Blasting Away With the Streamlight Wedge

I reviewed the Wedge a couple of years ago, and it’s been my go-to EDC light since then. It’s small, flat, easy to carry, and disappears with ease into my pocket. It’s also clearly a long-lasting, durable design. With that said, I’m pretty spoiled by weapon lights. My P365 wears a TLR 7 SUB, and I’ve got a Surefire XSC in case it fails. With that said, I’ve taken to carrying smaller guns, like a little Beretta Tomcat. No rail, so there is no light, so I’ve had to revert to my Wedge for PID purposes. Additionally, I recently acquired a Taurus 856, and it’s likely to become my carry revolver. 

I’ve since hit the range and practiced with a number of flashlights. Including some that are much more powerful than the Wedge. I figured might as well amp up the lumens and candela if I’m only carrying one light. Yet, I keep coming back to the well that is the Streamlight Wedge. The same design that makes it easy to carry makes it easy to shoot with. 

The Wedge offers up to 1,000 lumens backed by 3,000 candela in its optional THRO mode. That’s not a ton of light, but it’s enough to reach out in a dark alley or parking lot and easily identify a threat. While more is better, I do feel it’s adequate for concealed carry. 

Shooting With the Wedge 

The Wedge offers a very flat profile that makes it easy to fit into your hand while gripping your firearm. In practice, this allowed me to have a more natural grip over the gun and light at the same time. A more natural grip ensures I have a better grip over the gun, and a better grip means more control. As an amateur revolver shooter, I need all the help I can get.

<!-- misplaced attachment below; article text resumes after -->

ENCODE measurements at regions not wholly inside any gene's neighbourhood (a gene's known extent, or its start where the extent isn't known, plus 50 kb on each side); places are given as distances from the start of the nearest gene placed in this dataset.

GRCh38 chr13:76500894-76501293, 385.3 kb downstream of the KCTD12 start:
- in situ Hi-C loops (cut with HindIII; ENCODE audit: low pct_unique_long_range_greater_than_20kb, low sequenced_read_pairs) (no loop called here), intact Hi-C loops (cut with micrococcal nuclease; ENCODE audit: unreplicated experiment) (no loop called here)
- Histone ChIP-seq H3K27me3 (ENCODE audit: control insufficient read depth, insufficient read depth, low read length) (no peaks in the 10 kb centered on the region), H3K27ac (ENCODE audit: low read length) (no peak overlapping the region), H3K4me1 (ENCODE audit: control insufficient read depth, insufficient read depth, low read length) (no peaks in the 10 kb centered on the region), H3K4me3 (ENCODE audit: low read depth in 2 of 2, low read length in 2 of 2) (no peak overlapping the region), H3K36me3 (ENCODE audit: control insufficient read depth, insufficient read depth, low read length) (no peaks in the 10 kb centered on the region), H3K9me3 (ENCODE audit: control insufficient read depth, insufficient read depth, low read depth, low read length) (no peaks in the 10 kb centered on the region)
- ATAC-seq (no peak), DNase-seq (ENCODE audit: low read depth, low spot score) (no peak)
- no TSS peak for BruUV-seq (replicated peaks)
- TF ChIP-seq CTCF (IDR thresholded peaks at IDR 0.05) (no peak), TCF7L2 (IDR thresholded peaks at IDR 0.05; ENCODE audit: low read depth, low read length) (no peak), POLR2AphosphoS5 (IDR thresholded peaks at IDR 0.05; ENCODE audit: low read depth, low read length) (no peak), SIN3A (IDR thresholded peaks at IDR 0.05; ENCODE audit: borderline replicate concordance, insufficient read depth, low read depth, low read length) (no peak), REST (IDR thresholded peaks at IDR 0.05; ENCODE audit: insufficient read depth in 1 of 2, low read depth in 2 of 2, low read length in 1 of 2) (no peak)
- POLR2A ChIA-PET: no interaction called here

I used the Wedge alongside traditional techniques like the Harries grip and found I had way better results with the Streamlight. I’ve done a lot of dry fire practice, and my 856 wears a red dot. It’s easy to see imperfections in your grip with a red dot, and I saw a lot less of those imperfections with the Wedge than with other lights and grips. 

In live fire, it certainly resulted in greater accuracy and more control. I’m still a stock standard amateur with revolvers, but I didn’t see a ton of difference between my accuracy with or without the light. To me, this means the light isn’t interrupting my ability to get projectiles on target. 

How to Shoot With the Wedge 

I assume a fairly standard grip with my dominant hand. With this established, I use my support hand to bring the Wedge to sit between the thumb and middle finger of my dominant hand. This allows me to naturally bring my hands together. This grip style doesn’t create a massive gap between my two hands. 

The light itself is pinned in place, and my offhand thumb can activate the light. One issue I ran into when first trying this technique is that the thumb that activates the light was in line with the gap between the cylinder and barrel. This will create quite the sting. I found an easy cure and flipped the light over. The activation button faces the ground now. The trigger finger of my non-dominant hand activates the light. 

The Wedge has some grooves in it that are for hand-holding. This places the light fairly far back anyway and typically gets you well out of the line of cylinder gap. However, with the button facing down, there is no digit directly in line with the cylinder blast. Even if the finger was near the gap, the aluminum body of the light offers some protection. 

Blasting Away 

If I’m going to carry a smaller, more easy to carry gun, I best make up for the capabilities it doesn’t have. The same goes for a revolver. Practicing with alight was just one small step in improving proficiency and ensuring I wasn’t sacrificing any capability. I just so happened to find that with little guns, the little light worked well. The Wedge makes shooting with a small gun or revolver a breeze. 

Travis Pike
Travis Pike is a former Marine Machine gunner who served with 2nd Bn 2nd Marines for 5 years. He deployed in 2009 to Afghanistan and again in 2011 with the 22nd MEU(SOC) during a record setting 11 months at sea. He’s trained with the Romanian Army, the Spanish Marines, the Emirate Marines and the Afghan National Army. He serves as an NRA certified pistol instructor and teaches concealed carry classes.